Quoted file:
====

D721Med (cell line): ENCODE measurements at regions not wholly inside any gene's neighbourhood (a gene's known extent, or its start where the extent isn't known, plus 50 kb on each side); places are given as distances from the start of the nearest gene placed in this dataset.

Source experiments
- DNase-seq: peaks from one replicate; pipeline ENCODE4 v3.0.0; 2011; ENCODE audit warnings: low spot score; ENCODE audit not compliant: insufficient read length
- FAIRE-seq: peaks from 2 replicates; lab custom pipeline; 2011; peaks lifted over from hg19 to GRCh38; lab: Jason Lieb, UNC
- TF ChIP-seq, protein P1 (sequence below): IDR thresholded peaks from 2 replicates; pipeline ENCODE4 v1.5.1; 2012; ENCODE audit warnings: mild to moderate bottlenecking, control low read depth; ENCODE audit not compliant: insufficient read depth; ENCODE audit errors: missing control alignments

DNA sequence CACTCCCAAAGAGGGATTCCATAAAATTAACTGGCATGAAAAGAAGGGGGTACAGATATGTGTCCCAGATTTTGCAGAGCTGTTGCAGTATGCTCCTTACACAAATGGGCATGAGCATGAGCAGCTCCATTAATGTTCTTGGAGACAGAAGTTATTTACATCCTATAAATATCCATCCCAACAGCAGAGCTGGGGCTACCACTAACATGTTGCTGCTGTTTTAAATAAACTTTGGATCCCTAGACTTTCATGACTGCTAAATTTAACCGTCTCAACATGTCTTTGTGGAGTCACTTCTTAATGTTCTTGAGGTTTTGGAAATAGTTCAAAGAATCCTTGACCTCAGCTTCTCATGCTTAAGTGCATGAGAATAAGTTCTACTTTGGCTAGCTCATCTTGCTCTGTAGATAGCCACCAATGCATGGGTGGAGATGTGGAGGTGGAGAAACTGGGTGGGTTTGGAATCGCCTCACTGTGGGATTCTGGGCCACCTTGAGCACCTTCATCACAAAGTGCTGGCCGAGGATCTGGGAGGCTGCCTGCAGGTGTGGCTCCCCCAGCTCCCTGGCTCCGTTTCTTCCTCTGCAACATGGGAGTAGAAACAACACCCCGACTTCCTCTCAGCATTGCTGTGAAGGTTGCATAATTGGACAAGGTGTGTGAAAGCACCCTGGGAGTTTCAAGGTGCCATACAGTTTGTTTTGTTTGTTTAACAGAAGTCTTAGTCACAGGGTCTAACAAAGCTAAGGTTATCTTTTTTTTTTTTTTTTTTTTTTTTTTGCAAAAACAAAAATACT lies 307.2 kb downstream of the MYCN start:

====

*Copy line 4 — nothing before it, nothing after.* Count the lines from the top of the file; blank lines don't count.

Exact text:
- FAIRE-seq: peaks from 2 replicates; lab custom pipeline; 2011; peaks lifted over from hg19 to GRCh38; lab: Jason Lieb, UNC